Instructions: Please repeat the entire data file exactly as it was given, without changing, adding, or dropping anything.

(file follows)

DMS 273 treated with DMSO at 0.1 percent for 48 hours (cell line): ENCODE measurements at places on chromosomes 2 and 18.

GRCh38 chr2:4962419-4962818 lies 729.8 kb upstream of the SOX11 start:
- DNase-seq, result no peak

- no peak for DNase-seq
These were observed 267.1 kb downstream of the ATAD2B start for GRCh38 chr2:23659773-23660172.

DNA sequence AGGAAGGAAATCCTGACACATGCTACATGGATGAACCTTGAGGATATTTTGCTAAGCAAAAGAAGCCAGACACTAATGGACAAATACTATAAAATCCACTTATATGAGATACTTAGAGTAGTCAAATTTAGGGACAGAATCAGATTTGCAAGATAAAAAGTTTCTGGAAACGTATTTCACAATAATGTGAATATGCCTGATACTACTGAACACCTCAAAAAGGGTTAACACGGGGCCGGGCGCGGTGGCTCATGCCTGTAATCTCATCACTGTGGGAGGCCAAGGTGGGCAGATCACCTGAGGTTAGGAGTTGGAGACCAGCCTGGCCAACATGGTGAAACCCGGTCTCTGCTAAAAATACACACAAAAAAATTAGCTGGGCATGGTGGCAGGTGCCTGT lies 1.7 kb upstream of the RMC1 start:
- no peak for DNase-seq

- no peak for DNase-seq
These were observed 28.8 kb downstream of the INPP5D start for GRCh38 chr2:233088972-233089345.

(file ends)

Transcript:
DMS 273 treated with DMSO at 0.1 percent for 48 hours (cell line): ENCODE measurements at places on chromosomes 2 and 18.

GRCh38 chr2:4962419-4962818 lies 729.8 kb upstream of the SOX11 start:
- DNase-seq, result no peak

- no peak for DNase-seq
These were observed 267.1 kb downstream of the ATAD2B start for GRCh38 chr2:23659773-23660172.

DNA sequence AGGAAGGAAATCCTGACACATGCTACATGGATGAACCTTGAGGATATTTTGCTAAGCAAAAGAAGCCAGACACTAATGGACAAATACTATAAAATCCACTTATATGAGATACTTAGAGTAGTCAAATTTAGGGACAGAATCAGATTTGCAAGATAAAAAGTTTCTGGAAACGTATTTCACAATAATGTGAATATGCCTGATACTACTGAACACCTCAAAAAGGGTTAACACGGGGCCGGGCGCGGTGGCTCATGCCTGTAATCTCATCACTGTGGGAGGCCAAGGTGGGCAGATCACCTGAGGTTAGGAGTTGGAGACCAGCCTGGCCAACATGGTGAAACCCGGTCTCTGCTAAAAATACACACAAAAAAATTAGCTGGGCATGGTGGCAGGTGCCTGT lies 1.7 kb upstream of the RMC1 start:
- no peak for DNase-seq

- no peak for DNase-seq
These were observed 28.8 kb downstream of the INPP5D start for GRCh38 chr2:233088972-233089345.